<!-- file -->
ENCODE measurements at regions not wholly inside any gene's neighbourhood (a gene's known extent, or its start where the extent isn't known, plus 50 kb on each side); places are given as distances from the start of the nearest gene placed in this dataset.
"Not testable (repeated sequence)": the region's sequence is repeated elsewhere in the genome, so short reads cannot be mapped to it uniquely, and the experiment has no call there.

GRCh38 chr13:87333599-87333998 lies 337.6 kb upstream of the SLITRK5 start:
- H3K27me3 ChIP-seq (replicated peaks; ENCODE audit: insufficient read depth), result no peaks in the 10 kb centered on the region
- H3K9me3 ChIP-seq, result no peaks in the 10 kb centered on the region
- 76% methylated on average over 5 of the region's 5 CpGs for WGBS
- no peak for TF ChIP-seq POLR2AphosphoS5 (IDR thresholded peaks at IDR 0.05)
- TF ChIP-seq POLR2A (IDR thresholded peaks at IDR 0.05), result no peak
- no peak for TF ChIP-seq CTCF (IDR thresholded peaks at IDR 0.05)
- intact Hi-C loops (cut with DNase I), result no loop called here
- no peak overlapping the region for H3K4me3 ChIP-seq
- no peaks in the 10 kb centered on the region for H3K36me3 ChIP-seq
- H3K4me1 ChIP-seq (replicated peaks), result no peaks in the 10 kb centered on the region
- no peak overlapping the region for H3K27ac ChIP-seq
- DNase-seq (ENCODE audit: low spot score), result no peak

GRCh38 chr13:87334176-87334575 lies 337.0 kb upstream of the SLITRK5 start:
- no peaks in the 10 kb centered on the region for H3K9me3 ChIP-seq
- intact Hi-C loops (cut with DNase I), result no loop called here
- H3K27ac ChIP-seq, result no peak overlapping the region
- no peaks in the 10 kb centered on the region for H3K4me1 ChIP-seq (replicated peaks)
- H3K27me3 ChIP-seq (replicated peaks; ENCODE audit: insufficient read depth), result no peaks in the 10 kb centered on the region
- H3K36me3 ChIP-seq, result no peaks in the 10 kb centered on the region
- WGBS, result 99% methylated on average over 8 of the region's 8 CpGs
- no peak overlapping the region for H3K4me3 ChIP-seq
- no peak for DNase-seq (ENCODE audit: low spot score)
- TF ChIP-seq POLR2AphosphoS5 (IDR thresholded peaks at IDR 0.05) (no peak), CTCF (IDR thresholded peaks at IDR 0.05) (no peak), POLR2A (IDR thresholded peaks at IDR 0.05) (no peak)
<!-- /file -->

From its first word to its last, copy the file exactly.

ENCODE measurements at regions not wholly inside any gene's neighbourhood (a gene's known extent, or its start where the extent isn't known, plus 50 kb on each side); places are given as distances from the start of the nearest gene placed in this dataset.
"Not testable (repeated sequence)": the region's sequence is repeated elsewhere in the genome, so short reads cannot be mapped to it uniquely, and the experiment has no call there.

GRCh38 chr13:87333599-87333998 lies 337.6 kb upstream of the SLITRK5 start:
- H3K27me3 ChIP-seq (replicated peaks; ENCODE audit: insufficient read depth), result no peaks in the 10 kb centered on the region
- H3K9me3 ChIP-seq, result no peaks in the 10 kb centered on the region
- 76% methylated on average over 5 of the region's 5 CpGs for WGBS
- no peak for TF ChIP-seq POLR2AphosphoS5 (IDR thresholded peaks at IDR 0.05)
- TF ChIP-seq POLR2A (IDR thresholded peaks at IDR 0.05), result no peak
- no peak for TF ChIP-seq CTCF (IDR thresholded peaks at IDR 0.05)
- intact Hi-C loops (cut with DNase I), result no loop called here
- no peak overlapping the region for H3K4me3 ChIP-seq
- no peaks in the 10 kb centered on the region for H3K36me3 ChIP-seq
- H3K4me1 ChIP-seq (replicated peaks), result no peaks in the 10 kb centered on the region
- no peak overlapping the region for H3K27ac ChIP-seq
- DNase-seq (ENCODE audit: low spot score), result no peak

GRCh38 chr13:87334176-87334575 lies 337.0 kb upstream of the SLITRK5 start:
- no peaks in the 10 kb centered on the region for H3K9me3 ChIP-seq
- intact Hi-C loops (cut with DNase I), result no loop called here
- H3K27ac ChIP-seq, result no peak overlapping the region
- no peaks in the 10 kb centered on the region for H3K4me1 ChIP-seq (replicated peaks)
- H3K27me3 ChIP-seq (replicated peaks; ENCODE audit: insufficient read depth), result no peaks in the 10 kb centered on the region
- H3K36me3 ChIP-seq, result no peaks in the 10 kb centered on the region
- WGBS, result 99% methylated on average over 8 of the region's 8 CpGs
- no peak overlapping the region for H3K4me3 ChIP-seq
- no peak for DNase-seq (ENCODE audit: low spot score)
- TF ChIP-seq POLR2AphosphoS5 (IDR thresholded peaks at IDR 0.05) (no peak), CTCF (IDR thresholded peaks at IDR 0.05) (no peak), POLR2A (IDR thresholded peaks at IDR 0.05) (no peak)